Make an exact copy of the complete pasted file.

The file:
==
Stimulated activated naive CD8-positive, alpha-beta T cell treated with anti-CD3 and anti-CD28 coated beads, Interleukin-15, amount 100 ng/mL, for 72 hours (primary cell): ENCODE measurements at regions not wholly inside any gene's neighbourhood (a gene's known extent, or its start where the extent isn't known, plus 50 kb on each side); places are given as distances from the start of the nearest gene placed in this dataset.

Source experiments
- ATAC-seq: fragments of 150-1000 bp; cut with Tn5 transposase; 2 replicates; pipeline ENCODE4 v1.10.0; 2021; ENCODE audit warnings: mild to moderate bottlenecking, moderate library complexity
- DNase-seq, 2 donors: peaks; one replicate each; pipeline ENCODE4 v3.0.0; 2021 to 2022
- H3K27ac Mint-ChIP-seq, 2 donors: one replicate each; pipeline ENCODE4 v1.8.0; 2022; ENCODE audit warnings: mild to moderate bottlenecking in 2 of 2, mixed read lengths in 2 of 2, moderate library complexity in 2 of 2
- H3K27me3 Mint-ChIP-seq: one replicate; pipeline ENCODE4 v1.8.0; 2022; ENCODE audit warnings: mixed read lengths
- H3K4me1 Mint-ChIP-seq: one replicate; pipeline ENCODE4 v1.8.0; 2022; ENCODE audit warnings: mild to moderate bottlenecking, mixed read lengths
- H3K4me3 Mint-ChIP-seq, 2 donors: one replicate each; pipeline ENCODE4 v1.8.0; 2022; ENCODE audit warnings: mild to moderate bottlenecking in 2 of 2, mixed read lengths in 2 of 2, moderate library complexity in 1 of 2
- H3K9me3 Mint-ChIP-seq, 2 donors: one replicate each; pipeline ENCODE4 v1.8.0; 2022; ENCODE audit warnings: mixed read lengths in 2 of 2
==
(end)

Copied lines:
Stimulated activated naive CD8-positive, alpha-beta T cell treated with anti-CD3 and anti-CD28 coated beads, Interleukin-15, amount 100 ng/mL, for 72 hours (primary cell): ENCODE measurements at regions not wholly inside any gene's neighbourhood (a gene's known extent, or its start where the extent isn't known, plus 50 kb on each side); places are given as distances from the start of the nearest gene placed in this dataset.

Source experiments
- ATAC-seq: fragments of 150-1000 bp; cut with Tn5 transposase; 2 replicates; pipeline ENCODE4 v1.10.0; 2021; ENCODE audit warnings: mild to moderate bottlenecking, moderate library complexity
- DNase-seq, 2 donors: peaks; one replicate each; pipeline ENCODE4 v3.0.0; 2021 to 2022
- H3K27ac Mint-ChIP-seq, 2 donors: one replicate each; pipeline ENCODE4 v1.8.0; 2022; ENCODE audit warnings: mild to moderate bottlenecking in 2 of 2, mixed read lengths in 2 of 2, moderate library complexity in 2 of 2
- H3K27me3 Mint-ChIP-seq: one replicate; pipeline ENCODE4 v1.8.0; 2022; ENCODE audit warnings: mixed read lengths
- H3K4me1 Mint-ChIP-seq: one replicate; pipeline ENCODE4 v1.8.0; 2022; ENCODE audit warnings: mild to moderate bottlenecking, mixed read lengths
- H3K4me3 Mint-ChIP-seq, 2 donors: one replicate each; pipeline ENCODE4 v1.8.0; 2022; ENCODE audit warnings: mild to moderate bottlenecking in 2 of 2, mixed read lengths in 2 of 2, moderate library complexity in 1 of 2
- H3K9me3 Mint-ChIP-seq, 2 donors: one replicate each; pipeline ENCODE4 v1.8.0; 2022; ENCODE audit warnings: mixed read lengths in 2 of 2